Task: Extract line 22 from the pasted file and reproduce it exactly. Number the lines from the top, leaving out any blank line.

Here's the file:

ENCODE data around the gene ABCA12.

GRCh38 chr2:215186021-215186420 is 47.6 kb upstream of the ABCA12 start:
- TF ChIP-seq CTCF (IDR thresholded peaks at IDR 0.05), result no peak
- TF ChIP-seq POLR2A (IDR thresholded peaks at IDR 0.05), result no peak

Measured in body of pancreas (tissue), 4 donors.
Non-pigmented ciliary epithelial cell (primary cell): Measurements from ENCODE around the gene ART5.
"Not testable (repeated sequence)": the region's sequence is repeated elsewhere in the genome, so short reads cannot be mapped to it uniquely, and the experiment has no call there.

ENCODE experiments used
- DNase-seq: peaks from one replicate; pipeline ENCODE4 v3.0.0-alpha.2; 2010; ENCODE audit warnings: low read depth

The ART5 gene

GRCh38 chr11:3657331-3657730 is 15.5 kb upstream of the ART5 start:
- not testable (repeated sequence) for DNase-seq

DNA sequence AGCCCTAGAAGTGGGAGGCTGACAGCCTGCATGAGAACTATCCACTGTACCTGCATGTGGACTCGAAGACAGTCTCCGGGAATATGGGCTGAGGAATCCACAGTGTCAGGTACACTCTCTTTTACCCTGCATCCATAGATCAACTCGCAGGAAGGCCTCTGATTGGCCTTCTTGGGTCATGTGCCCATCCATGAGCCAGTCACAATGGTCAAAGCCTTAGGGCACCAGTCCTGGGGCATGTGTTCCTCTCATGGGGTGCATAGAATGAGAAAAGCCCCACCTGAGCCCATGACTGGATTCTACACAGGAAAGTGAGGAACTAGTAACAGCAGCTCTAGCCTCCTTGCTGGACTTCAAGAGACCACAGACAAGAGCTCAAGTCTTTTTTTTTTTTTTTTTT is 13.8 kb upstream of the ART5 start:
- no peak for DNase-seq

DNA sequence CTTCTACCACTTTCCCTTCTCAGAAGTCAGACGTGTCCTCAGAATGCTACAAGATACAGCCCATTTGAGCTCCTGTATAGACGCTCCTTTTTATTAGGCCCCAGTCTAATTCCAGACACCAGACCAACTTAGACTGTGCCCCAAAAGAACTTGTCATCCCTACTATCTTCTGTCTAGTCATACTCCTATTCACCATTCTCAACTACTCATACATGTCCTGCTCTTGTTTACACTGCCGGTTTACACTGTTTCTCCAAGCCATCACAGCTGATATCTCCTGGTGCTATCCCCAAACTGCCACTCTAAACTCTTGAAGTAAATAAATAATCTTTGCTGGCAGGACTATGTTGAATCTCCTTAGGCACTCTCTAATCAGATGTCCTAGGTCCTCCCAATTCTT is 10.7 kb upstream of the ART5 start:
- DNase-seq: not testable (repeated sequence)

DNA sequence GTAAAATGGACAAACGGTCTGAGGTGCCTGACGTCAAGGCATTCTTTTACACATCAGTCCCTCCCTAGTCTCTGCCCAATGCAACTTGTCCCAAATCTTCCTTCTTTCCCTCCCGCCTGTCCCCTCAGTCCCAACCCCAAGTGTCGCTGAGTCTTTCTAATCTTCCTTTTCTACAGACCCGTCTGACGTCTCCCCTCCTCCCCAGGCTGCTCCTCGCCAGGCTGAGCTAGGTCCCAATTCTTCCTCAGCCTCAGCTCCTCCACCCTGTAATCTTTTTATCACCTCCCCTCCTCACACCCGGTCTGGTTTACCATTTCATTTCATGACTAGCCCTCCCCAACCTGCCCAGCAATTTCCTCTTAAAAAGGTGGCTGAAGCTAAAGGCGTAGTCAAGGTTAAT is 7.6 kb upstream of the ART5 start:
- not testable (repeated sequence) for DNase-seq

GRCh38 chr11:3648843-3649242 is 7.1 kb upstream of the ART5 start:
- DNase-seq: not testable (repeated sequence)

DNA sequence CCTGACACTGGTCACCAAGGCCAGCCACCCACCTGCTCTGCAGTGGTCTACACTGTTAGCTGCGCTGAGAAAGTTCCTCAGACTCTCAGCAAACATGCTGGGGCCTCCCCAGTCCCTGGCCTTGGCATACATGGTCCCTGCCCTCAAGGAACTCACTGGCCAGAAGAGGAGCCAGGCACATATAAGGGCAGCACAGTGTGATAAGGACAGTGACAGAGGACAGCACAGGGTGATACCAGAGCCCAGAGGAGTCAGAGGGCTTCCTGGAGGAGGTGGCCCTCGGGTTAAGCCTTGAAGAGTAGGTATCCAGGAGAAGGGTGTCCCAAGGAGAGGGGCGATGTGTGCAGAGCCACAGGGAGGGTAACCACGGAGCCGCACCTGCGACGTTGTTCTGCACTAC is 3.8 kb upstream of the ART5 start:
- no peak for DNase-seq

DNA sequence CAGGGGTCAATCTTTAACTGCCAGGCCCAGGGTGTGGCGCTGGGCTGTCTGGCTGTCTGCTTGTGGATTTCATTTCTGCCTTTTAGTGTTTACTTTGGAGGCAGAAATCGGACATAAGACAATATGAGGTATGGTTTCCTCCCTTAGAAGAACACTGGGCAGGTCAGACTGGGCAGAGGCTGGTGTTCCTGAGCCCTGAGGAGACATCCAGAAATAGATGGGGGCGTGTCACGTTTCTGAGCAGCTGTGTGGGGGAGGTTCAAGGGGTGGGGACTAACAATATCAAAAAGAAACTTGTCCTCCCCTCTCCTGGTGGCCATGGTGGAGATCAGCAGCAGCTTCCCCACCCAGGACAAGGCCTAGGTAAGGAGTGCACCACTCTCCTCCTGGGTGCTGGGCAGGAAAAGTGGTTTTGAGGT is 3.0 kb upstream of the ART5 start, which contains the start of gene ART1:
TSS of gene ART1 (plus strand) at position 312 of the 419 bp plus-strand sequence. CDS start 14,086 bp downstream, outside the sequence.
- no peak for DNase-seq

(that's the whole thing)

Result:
- no peak for DNase-seq